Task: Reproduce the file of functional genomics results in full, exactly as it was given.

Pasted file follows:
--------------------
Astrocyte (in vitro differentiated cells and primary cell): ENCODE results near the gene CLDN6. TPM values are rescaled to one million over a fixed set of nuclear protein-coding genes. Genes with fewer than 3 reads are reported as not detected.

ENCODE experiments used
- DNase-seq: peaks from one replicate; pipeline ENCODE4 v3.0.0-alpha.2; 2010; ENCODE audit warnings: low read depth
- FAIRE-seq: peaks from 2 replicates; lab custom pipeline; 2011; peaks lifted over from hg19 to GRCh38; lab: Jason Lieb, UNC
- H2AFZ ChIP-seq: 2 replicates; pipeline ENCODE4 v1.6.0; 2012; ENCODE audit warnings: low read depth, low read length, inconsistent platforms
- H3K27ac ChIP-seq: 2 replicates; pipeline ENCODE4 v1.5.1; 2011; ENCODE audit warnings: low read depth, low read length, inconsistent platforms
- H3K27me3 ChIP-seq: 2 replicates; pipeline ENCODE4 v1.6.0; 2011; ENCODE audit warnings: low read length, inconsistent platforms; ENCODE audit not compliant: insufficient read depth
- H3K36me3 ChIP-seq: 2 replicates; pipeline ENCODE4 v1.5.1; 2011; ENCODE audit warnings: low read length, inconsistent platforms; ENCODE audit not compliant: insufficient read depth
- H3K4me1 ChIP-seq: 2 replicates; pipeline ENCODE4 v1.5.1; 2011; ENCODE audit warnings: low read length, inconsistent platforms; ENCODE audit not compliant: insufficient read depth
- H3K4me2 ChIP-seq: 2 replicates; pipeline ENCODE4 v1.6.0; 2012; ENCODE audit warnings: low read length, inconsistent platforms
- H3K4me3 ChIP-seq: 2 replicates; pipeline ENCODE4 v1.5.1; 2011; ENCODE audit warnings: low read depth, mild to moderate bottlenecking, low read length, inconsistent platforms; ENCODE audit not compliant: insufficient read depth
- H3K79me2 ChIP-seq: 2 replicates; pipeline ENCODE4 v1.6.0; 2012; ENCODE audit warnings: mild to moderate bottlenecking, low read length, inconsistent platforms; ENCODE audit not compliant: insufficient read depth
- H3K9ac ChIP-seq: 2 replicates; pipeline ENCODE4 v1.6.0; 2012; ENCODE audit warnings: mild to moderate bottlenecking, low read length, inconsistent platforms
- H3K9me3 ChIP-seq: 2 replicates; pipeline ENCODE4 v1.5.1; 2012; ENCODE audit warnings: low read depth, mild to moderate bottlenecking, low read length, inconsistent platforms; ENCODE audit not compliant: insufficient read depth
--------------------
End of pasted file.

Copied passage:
Astrocyte (in vitro differentiated cells and primary cell): ENCODE results near the gene CLDN6. TPM values are rescaled to one million over a fixed set of nuclear protein-coding genes. Genes with fewer than 3 reads are reported as not detected.

ENCODE experiments used
- DNase-seq: peaks from one replicate; pipeline ENCODE4 v3.0.0-alpha.2; 2010; ENCODE audit warnings: low read depth
- FAIRE-seq: peaks from 2 replicates; lab custom pipeline; 2011; peaks lifted over from hg19 to GRCh38; lab: Jason Lieb, UNC
- H2AFZ ChIP-seq: 2 replicates; pipeline ENCODE4 v1.6.0; 2012; ENCODE audit warnings: low read depth, low read length, inconsistent platforms
- H3K27ac ChIP-seq: 2 replicates; pipeline ENCODE4 v1.5.1; 2011; ENCODE audit warnings: low read depth, low read length, inconsistent platforms
- H3K27me3 ChIP-seq: 2 replicates; pipeline ENCODE4 v1.6.0; 2011; ENCODE audit warnings: low read length, inconsistent platforms; ENCODE audit not compliant: insufficient read depth
- H3K36me3 ChIP-seq: 2 replicates; pipeline ENCODE4 v1.5.1; 2011; ENCODE audit warnings: low read length, inconsistent platforms; ENCODE audit not compliant: insufficient read depth
- H3K4me1 ChIP-seq: 2 replicates; pipeline ENCODE4 v1.5.1; 2011; ENCODE audit warnings: low read length, inconsistent platforms; ENCODE audit not compliant: insufficient read depth
- H3K4me2 ChIP-seq: 2 replicates; pipeline ENCODE4 v1.6.0; 2012; ENCODE audit warnings: low read length, inconsistent platforms
- H3K4me3 ChIP-seq: 2 replicates; pipeline ENCODE4 v1.5.1; 2011; ENCODE audit warnings: low read depth, mild to moderate bottlenecking, low read length, inconsistent platforms; ENCODE audit not compliant: insufficient read depth
- H3K79me2 ChIP-seq: 2 replicates; pipeline ENCODE4 v1.6.0; 2012; ENCODE audit warnings: mild to moderate bottlenecking, low read length, inconsistent platforms; ENCODE audit not compliant: insufficient read depth
- H3K9ac ChIP-seq: 2 replicates; pipeline ENCODE4 v1.6.0; 2012; ENCODE audit warnings: mild to moderate bottlenecking, low read length, inconsistent platforms
- H3K9me3 ChIP-seq: 2 replicates; pipeline ENCODE4 v1.5.1; 2012; ENCODE audit warnings: low read depth, mild to moderate bottlenecking, low read length, inconsistent platforms; ENCODE audit not compliant: insufficient read depth